Ultimately, where you begin and end is up to you. We are starting this itinerary at Four Corners, which has an address in Arizona, but affords to opportunity to head mostly south and west afterwards. You’ll end in Death Valley, CA – which does seem like a fitting place to call it a day! However, you can always Google it to find your complete guide to a custom path.
Four Corners National Monument
Four Corners makes the prefect starting point. You can say your Southwestern journey started in four states since this is where Arizona, New Mexico, Colorado, and Utah meet. There is a small entrance fee of $5 per person and you can actually stand in all 4 states at the same time. When you leave Four Corners, take a short drive west for about 93 miles to be amazed by Monument Valley.
If you want to see a monumental view of the desert southwest, this is one place to do it. Monument Valley is so named due to a variety of towering buttes with descriptive names, such as the Mittens, Three Sisters and Ear of the Wind. You can hire a Navajo guide to take you deeper into the desert if you wish, or explore by horseback. There’s a dirt road to drive around and see the wild beauty of a place untouched by progress. When you leave Monument Valley, you’ll drive 316 miles (about 5 hours) to hit Phoenix.
By the time you get to Phoenix, you’ll be ready for night in a desert hacienda. Enjoy some shopping and southwest-style food in Scottsdale or take advantage of one of numerous beautiful golf courses before leaving the next day for Sedona (116 miles north). Be sure to take the time to check out the Lost Dutchman State Park outside Phoenix first.
Head due north to reach Sedona, a mystical place that features natural beauty and great hiking opportunities. Sedona is known as one of the most beautiful small towns in America. Be sure to check out Devil’s Bridge and Cathedral Rock while you are there. Devil’s Bridge has a free parking lot and no entrance fee, but come prepared with lots of water for your hike in. From Sedona, head to the Grand Canyon, just a short 114 miles west and north.
Grand Canyon National Park
The Grand Canyon is even bigger and more beautiful than you imagined. Take as much time as you need to check this out. In fact, don’t be afraid to spend your whole day there. If you like to hike, the Grand Canyon offers several trails down to the Colorado River – just remember, you will be hiking back up to get out. The Grand Canyon also offers a mule train down and up, maybe the best way to explore this canyon. There is an entrance fee to get in to the Grand Canyon. Head NE for 133 miles to get to Horseshoe Bend.
Horseshoe Bend is perhaps the most beautiful area of the Colorado River. Be sure to snap some selfies in this great spot while you’re here. If you decide to get adventurous and kayak Horseshoe Bend, the best starting point is Petroglyph Beach. After that, it’s only a short 61 miles to your next stop, Grand Staircase-Escalante.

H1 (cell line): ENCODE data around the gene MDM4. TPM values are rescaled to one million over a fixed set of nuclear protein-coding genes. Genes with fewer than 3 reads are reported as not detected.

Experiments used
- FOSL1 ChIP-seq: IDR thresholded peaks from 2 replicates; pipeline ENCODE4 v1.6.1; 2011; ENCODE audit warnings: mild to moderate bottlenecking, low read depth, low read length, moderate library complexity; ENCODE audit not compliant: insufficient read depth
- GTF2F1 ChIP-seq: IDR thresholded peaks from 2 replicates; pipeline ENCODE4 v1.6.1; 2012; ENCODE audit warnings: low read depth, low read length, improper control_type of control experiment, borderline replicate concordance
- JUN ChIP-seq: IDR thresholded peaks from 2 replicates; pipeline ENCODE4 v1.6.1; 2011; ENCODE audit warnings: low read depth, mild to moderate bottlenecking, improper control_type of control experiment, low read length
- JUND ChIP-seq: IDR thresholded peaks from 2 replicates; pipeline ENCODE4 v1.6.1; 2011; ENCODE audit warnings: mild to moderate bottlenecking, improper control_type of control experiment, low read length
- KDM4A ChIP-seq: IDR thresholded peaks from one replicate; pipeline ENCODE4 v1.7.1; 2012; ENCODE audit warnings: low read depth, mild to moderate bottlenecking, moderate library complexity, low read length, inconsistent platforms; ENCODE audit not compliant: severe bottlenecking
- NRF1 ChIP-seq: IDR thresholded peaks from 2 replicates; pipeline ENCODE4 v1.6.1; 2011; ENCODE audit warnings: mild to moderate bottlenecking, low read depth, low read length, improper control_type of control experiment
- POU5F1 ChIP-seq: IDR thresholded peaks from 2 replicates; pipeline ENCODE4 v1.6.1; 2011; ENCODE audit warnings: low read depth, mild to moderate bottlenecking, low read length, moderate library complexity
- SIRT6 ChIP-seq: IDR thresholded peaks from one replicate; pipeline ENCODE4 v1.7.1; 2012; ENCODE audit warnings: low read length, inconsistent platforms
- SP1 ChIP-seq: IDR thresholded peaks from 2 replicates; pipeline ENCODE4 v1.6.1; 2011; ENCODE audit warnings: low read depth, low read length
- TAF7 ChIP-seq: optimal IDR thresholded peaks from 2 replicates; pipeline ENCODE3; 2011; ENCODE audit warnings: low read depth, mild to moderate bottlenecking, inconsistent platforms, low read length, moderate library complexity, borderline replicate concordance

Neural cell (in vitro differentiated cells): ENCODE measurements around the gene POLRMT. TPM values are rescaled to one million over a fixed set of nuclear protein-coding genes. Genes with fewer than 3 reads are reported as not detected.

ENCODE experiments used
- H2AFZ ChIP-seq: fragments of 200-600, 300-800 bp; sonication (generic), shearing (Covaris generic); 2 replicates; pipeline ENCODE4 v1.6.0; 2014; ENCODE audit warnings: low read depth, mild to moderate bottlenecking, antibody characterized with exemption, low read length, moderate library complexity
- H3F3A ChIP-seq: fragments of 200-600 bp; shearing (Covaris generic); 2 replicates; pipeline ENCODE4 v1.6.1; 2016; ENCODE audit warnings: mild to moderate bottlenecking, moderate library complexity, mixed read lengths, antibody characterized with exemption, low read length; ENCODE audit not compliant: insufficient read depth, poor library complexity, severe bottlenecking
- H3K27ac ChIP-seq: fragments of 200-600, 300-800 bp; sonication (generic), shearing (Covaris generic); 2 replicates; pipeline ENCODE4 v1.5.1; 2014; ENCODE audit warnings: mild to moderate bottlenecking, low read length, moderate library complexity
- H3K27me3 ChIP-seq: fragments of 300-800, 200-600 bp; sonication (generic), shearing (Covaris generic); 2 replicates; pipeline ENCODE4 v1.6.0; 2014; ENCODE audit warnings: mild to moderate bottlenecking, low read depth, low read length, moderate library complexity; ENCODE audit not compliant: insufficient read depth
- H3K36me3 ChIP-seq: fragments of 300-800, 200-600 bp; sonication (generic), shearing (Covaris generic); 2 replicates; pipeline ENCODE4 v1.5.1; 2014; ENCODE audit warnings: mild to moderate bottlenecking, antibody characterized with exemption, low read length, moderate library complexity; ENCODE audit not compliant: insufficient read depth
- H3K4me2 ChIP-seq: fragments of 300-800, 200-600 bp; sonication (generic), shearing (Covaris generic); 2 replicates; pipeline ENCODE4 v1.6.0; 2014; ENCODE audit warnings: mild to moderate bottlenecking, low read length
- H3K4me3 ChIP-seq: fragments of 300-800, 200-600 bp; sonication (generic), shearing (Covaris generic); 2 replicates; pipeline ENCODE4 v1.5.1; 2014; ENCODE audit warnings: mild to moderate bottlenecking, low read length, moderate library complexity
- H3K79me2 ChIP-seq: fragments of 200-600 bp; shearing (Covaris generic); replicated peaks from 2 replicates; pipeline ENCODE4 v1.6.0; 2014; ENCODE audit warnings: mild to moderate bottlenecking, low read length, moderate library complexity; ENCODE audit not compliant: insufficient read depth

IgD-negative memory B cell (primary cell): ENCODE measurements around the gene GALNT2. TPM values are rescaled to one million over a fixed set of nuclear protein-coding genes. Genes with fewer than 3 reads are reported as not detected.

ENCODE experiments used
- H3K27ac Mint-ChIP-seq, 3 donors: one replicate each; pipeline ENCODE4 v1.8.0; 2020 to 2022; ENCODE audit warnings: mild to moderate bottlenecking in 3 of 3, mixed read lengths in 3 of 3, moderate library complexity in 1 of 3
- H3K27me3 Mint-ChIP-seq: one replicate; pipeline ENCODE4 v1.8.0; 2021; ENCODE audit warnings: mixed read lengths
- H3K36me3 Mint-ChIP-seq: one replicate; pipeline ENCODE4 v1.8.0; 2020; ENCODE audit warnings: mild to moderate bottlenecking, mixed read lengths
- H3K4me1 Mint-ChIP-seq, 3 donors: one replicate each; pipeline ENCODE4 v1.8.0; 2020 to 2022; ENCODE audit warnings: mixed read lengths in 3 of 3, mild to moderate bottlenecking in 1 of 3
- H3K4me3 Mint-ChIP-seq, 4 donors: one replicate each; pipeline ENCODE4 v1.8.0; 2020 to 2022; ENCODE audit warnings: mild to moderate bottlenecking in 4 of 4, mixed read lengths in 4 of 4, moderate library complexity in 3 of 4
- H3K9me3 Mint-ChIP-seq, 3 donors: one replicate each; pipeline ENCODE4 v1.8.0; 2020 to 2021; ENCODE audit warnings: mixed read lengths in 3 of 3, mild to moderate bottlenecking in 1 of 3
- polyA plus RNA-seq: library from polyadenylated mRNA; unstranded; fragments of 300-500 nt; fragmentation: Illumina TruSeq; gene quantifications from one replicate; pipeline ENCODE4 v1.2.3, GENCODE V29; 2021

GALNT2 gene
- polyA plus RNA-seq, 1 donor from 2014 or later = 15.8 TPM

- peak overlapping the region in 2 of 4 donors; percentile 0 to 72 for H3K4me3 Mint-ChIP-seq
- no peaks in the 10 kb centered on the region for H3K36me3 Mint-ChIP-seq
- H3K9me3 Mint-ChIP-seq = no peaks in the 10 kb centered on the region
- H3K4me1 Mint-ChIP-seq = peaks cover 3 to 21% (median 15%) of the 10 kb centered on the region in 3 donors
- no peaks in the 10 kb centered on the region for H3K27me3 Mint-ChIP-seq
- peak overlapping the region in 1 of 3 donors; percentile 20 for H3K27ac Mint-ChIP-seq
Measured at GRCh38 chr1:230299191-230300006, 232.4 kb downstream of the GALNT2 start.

Grand Staircase-Escalante National Monument
Destinations don’t get much bigger than the Grand Staircase-Escalante National Monument. There are nearly 2 million acres for you to explore, which is great for the pioneers at heart. It’s only 20 miles from here to Bryce Canyon, your next stop.
Bryce Canyon National Park
Bryce Canyon, located in Utah, is a quick stop on your trip and looks more like a surrealist painting than a desert landscape. Called “hoodoos”, this is the largest collection of “irregular columns of rocks” anywhere on earth. Truly, you’ll have to see it to believe it. As with all national parks, there is an entrance fee. Your next stop is Zion.
Zion National Park
Veteran hikers speak of Zion in hushed tones, and there’s a good reason for that. This is, simply put, the best hiking location in the country. Zion is only 73 miles, give or take, from Bryce Canyon, so if you want, you can hit them both easily in one day. Zion is surrounded by true southwestern charm, with canyons and a wide array of biodiversity. You can choose to spend the night at one of Zion’s well-known resorts if you want to indulge in a popular hike before making the trip to Las Vegas the next day.
Las Vegas, Nevada
Head southeast for 167 miles to hit Sin City. There are plenty of things to see and do inside Las Vegas itself. However, the best thing for adventure and nature lovers in Las Vegas to do is take a trip to Antelope Canyon, about 275 miles. You’ll be backtracking but since you can only see it with a guided tour, it should be on your list for your time in Vegas. Before you do that, take some time in Las Vegas to check out some of the attractions, such as the Fremont Street Experience, a great place for visitors to see the glitz and the glam.
Located on private land on the Navajo Nation, visitors may only access Antelope Canyon on a guided tour. However, the experience is well worth the price (4.5 to 5 on Trip Advisor’s rating) – you won’t see such breathtaking views in other places. It’s less than a day’s trip from Vegas but has an early start. You’ll be returning to Sin City, so spend the night, have some fun and get an early start the next day for Joshua Tree, a 198 miles trip due south and slightly west.
Joshua Tree is known for its unique and somewhat brutalist beauty. When the Mojave and Colorado desert systems meet, you get this unforgettable national treasure. There is an entrance fee, but it’s well worth it when you see this massive desert firsthand. You can camp here, if you dare. There’s no services (at all) and sketchy cell reception. But if you’ve got a little bit of a wild side, this might be the experience for you.
We’ll end our journey at the door of Death Valley National Park, a drive of 228 miles from Joshua Tree. Death Valley is famous all over the world for its stark and isolated vistas. The hottest and driest national park, Death Valley is home to such mysteries as the sailing stones, ghost towns, wildlife and much more. You should plan to stay for at least a day to end your southwestern journey on a pensive note among the spectacular views of desert and dunes.
Get the Right Insurance for Your Southwest Road Trip
Now you know how to plan the perfect Southwest adventure, but do you know who can protect your car as you cruise down these beautiful roads and exotic locations?
Here at Freeway Insurance, we protect your journey by protecting your ride. Get started with a low-cost auto insurance quote online, or if you’d like to work through an agent, you can come and visit us at a local office near you or give us a call at (800) 777-5620 for a quote.